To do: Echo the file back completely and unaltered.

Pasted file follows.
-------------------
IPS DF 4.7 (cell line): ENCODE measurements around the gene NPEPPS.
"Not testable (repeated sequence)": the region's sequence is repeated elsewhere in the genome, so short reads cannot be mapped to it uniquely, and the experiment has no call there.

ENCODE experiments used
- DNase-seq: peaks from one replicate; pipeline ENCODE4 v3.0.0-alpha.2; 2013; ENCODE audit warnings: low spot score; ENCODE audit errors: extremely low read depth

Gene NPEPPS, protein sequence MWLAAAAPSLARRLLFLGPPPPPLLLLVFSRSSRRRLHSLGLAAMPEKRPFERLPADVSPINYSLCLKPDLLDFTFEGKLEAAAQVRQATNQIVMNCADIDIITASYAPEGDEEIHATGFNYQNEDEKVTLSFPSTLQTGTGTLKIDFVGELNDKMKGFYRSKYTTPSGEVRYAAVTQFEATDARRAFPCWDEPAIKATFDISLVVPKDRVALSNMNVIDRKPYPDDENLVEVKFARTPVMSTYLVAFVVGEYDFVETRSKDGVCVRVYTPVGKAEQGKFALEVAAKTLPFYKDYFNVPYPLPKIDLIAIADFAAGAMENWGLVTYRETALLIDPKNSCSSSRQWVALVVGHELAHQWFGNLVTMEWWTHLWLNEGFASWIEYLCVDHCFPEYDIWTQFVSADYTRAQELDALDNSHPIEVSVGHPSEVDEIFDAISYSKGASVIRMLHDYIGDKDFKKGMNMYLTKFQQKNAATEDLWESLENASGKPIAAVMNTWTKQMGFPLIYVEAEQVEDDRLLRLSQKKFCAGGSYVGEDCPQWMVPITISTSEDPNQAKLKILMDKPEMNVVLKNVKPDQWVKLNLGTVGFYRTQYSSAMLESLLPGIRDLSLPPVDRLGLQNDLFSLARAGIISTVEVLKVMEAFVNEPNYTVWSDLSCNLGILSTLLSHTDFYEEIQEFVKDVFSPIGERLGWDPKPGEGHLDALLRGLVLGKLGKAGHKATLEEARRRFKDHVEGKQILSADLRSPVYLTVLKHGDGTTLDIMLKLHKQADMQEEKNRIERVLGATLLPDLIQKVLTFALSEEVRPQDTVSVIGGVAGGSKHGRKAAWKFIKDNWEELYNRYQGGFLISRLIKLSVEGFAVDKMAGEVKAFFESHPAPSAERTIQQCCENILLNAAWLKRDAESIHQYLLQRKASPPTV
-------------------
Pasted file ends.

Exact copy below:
IPS DF 4.7 (cell line): ENCODE measurements around the gene NPEPPS.
"Not testable (repeated sequence)": the region's sequence is repeated elsewhere in the genome, so short reads cannot be mapped to it uniquely, and the experiment has no call there.

ENCODE experiments used
- DNase-seq: peaks from one replicate; pipeline ENCODE4 v3.0.0-alpha.2; 2013; ENCODE audit warnings: low spot score; ENCODE audit errors: extremely low read depth

Gene NPEPPS, protein sequence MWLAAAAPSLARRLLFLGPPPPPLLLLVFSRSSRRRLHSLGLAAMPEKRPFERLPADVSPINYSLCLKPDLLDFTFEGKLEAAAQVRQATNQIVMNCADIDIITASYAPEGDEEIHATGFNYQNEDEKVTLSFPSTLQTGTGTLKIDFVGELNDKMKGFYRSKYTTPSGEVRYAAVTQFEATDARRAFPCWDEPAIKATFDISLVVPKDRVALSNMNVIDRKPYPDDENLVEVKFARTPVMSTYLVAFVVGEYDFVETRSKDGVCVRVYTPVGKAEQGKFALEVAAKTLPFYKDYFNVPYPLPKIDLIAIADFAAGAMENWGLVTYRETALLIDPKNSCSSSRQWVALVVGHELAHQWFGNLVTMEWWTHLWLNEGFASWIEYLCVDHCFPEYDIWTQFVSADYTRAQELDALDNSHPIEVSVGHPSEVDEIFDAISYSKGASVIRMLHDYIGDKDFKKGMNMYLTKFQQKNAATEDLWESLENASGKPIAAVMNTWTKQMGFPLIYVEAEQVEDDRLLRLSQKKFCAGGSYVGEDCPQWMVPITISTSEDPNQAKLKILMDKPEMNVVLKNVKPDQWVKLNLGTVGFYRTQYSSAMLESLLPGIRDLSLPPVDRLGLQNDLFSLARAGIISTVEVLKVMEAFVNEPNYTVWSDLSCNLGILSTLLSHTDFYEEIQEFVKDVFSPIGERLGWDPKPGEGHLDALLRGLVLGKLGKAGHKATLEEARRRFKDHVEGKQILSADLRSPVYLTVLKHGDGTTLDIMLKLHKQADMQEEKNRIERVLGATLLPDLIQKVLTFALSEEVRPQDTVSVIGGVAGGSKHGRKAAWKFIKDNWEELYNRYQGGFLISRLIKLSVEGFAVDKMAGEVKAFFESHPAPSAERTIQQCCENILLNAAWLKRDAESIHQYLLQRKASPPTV